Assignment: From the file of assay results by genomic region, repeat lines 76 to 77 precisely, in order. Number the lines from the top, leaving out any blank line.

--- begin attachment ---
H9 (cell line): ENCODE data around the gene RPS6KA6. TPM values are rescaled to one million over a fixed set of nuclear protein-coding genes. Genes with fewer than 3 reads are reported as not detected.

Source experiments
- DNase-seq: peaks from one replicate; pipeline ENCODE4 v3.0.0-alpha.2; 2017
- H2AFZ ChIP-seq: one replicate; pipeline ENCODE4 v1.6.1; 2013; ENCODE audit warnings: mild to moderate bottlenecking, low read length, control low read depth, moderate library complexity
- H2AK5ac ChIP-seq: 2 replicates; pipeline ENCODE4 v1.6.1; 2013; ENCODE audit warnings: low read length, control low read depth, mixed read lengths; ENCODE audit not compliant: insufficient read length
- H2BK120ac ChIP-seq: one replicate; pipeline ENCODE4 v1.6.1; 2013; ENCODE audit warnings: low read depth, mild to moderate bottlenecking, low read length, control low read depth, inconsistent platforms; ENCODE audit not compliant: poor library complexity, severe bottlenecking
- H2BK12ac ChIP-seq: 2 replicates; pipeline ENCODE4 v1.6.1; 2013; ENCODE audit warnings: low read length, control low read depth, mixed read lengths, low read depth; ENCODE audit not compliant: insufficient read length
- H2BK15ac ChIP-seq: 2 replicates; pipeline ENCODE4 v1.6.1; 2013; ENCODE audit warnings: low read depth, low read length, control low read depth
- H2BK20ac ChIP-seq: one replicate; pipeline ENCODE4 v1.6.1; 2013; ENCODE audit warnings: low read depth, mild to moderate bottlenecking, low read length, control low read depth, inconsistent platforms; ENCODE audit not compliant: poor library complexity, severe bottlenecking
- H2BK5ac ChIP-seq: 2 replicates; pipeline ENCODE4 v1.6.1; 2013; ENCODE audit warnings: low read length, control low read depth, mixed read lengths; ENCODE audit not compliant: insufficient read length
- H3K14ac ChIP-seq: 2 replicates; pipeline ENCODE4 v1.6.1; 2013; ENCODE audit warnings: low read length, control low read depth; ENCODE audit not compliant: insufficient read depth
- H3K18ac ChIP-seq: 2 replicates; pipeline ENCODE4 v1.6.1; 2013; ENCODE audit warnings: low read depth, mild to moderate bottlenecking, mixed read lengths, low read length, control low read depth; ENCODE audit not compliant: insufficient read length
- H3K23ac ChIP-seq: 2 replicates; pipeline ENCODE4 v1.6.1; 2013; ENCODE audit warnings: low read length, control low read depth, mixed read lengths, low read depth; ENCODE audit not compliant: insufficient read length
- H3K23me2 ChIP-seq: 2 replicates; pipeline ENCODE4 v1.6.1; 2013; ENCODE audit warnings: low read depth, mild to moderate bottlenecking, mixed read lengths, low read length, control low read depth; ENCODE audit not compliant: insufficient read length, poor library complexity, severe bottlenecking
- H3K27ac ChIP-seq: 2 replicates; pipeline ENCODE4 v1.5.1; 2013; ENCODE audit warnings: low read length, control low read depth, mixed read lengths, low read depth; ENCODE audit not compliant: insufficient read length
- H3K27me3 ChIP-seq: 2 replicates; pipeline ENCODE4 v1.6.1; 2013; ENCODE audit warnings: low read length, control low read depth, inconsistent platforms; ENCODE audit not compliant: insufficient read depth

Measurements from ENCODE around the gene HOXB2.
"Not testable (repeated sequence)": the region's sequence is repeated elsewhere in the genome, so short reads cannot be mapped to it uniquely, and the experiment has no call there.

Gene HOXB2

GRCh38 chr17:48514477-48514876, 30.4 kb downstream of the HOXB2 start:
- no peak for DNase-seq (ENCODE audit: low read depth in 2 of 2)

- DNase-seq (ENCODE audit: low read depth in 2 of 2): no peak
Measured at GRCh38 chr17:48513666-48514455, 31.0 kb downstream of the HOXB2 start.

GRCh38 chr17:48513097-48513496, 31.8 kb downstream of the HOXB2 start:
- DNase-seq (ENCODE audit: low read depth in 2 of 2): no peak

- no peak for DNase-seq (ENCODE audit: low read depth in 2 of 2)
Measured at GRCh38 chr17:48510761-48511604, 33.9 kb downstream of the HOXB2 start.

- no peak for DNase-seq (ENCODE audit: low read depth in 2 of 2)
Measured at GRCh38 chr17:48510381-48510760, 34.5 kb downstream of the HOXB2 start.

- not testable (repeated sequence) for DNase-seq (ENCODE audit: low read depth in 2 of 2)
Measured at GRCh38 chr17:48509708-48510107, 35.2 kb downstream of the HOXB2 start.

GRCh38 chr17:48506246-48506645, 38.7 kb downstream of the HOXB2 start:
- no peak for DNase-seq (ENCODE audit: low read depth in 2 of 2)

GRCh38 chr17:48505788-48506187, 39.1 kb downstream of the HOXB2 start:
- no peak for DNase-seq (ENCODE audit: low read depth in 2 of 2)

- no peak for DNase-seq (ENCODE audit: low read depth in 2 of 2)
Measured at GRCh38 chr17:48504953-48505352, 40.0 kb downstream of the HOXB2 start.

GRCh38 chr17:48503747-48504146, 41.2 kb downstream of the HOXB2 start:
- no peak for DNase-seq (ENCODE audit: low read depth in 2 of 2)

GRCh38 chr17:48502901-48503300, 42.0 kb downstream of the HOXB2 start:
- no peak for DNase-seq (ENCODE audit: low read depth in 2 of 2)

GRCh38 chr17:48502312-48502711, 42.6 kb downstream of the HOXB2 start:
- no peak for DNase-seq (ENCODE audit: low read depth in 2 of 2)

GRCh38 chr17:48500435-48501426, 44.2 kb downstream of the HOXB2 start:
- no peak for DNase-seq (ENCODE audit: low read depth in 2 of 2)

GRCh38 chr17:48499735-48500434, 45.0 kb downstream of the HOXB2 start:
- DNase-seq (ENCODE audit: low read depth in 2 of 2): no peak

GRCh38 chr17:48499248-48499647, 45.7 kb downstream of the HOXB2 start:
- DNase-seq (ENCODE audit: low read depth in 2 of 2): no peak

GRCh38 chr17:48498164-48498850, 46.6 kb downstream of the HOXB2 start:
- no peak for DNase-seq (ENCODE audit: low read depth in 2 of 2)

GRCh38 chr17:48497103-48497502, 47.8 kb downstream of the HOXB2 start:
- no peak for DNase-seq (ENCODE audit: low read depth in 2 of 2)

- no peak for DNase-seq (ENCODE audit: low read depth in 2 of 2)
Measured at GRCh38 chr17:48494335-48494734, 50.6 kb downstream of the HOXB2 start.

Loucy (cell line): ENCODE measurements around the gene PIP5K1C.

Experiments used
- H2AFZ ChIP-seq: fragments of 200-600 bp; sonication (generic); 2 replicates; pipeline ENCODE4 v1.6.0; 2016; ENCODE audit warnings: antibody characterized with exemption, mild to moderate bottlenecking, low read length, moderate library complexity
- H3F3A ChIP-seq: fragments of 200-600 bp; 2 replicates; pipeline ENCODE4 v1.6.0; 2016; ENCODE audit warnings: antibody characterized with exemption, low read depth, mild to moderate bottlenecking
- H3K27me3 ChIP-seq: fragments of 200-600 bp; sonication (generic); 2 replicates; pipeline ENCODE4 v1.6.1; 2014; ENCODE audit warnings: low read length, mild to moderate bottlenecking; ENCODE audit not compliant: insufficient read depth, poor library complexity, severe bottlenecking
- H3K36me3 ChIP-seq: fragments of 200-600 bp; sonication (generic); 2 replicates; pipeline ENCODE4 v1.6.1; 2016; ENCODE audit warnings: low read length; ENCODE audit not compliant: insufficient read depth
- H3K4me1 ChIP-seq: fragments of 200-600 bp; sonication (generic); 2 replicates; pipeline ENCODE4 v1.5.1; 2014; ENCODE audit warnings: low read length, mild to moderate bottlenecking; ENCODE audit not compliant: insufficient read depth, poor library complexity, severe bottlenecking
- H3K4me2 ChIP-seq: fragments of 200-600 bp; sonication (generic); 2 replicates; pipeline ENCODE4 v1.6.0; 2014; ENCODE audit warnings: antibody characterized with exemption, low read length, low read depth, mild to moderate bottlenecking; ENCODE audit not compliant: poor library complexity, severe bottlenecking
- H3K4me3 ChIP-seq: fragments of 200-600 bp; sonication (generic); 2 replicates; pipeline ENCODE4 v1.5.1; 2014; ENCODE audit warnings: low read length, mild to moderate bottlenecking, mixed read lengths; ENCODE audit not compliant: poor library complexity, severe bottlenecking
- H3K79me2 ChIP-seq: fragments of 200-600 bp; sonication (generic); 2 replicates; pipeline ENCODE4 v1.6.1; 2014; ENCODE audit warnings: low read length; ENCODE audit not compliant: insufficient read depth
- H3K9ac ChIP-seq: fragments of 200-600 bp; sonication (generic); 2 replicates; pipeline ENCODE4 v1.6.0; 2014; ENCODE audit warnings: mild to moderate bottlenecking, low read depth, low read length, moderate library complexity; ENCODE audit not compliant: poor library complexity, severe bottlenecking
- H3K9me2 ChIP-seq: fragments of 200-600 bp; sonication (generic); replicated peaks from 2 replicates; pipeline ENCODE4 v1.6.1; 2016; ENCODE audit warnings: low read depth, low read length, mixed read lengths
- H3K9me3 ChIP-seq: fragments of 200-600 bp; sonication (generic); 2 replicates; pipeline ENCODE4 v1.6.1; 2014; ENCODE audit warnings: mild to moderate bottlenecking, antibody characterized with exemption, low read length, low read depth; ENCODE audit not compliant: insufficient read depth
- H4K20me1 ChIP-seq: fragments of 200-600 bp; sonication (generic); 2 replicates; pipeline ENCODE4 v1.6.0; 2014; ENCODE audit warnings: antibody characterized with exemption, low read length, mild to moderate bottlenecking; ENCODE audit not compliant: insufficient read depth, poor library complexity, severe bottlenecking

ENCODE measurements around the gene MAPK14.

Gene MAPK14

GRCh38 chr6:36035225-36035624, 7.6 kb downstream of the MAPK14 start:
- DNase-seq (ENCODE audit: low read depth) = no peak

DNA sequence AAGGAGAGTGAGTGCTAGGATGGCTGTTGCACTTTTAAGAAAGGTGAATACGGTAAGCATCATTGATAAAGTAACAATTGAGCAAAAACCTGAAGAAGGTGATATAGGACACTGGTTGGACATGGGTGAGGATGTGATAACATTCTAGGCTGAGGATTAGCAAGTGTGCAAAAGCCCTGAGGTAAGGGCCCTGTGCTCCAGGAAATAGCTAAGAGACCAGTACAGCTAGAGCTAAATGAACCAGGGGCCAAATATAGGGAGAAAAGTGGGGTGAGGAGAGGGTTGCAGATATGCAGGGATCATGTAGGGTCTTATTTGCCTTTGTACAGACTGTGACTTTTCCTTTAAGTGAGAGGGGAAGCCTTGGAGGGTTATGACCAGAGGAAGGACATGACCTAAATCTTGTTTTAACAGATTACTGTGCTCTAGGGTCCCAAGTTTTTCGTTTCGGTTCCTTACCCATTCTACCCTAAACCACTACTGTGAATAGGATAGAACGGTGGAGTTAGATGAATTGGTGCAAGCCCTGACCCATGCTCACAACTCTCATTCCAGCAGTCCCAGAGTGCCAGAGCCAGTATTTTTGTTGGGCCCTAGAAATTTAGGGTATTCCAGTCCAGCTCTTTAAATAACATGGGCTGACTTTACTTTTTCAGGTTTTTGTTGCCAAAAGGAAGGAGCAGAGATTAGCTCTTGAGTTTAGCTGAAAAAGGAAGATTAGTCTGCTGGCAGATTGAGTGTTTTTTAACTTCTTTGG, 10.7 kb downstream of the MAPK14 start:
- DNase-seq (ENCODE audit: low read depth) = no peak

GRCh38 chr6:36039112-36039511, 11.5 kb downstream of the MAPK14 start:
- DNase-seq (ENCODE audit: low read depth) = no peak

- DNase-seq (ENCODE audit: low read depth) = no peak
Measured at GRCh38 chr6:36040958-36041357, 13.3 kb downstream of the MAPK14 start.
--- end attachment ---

GRCh38 chr6:36039112-36039511, 11.5 kb downstream of the MAPK14 start:
- DNase-seq (ENCODE audit: low read depth) = no peak